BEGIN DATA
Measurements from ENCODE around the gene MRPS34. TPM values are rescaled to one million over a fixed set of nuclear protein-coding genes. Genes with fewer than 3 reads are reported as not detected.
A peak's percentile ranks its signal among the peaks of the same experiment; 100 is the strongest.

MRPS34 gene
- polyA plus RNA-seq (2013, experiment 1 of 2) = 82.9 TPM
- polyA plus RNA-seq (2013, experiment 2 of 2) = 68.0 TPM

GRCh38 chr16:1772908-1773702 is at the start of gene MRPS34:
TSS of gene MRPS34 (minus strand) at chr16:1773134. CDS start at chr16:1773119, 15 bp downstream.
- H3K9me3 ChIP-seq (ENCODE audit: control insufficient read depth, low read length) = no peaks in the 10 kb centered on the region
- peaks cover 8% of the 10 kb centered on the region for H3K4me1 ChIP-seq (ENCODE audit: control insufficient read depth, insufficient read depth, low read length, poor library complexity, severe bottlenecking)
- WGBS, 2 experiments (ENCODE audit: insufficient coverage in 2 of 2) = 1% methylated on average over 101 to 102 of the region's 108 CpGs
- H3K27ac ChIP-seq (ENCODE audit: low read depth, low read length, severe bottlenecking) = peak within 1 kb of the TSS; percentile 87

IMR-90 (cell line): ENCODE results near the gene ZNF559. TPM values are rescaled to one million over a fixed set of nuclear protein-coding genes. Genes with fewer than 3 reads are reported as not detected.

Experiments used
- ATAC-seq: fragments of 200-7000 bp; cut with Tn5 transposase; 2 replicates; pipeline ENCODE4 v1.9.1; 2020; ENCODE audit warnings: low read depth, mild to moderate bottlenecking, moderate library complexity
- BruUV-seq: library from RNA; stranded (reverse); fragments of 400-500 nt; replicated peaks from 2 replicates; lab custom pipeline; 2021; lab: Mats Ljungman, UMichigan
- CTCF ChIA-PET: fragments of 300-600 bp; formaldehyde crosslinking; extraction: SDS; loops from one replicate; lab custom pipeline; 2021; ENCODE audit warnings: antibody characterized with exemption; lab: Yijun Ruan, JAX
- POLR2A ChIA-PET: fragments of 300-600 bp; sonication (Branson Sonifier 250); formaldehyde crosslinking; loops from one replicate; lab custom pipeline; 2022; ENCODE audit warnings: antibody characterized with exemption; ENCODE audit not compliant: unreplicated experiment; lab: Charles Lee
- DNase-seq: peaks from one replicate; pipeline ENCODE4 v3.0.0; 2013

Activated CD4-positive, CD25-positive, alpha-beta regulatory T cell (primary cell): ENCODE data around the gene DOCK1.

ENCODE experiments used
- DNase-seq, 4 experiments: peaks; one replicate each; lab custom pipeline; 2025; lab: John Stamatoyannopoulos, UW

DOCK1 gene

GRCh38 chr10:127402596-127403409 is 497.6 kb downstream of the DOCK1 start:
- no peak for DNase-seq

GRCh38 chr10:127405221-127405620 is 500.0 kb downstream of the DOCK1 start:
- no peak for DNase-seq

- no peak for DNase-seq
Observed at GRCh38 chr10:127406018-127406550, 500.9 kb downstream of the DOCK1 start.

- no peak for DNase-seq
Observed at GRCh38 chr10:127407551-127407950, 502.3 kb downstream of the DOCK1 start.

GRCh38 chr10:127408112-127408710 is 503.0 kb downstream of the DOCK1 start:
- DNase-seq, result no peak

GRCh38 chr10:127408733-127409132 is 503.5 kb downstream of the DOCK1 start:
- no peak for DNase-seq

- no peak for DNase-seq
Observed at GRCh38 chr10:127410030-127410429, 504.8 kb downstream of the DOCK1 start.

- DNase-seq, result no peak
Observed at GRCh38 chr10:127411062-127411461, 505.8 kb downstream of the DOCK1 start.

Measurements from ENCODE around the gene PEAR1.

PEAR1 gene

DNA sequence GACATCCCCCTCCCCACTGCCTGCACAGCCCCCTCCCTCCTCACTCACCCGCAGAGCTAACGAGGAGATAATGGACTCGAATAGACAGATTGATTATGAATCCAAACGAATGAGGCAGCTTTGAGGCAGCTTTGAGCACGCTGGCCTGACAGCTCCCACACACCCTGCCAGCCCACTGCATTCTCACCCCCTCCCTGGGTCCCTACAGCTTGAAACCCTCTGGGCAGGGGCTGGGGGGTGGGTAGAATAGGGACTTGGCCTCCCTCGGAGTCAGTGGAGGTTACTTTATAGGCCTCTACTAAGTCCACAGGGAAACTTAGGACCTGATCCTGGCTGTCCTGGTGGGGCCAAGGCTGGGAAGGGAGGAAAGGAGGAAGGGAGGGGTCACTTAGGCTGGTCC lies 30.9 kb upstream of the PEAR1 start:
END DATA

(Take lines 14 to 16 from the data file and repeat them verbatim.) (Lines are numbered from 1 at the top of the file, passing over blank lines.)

- ATAC-seq: fragments of 200-7000 bp; cut with Tn5 transposase; 2 replicates; pipeline ENCODE4 v1.9.1; 2020; ENCODE audit warnings: low read depth, mild to moderate bottlenecking, moderate library complexity
- BruUV-seq: library from RNA; stranded (reverse); fragments of 400-500 nt; replicated peaks from 2 replicates; lab custom pipeline; 2021; lab: Mats Ljungman, UMichigan
- CTCF ChIA-PET: fragments of 300-600 bp; formaldehyde crosslinking; extraction: SDS; loops from one replicate; lab custom pipeline; 2021; ENCODE audit warnings: antibody characterized with exemption; lab: Yijun Ruan, JAX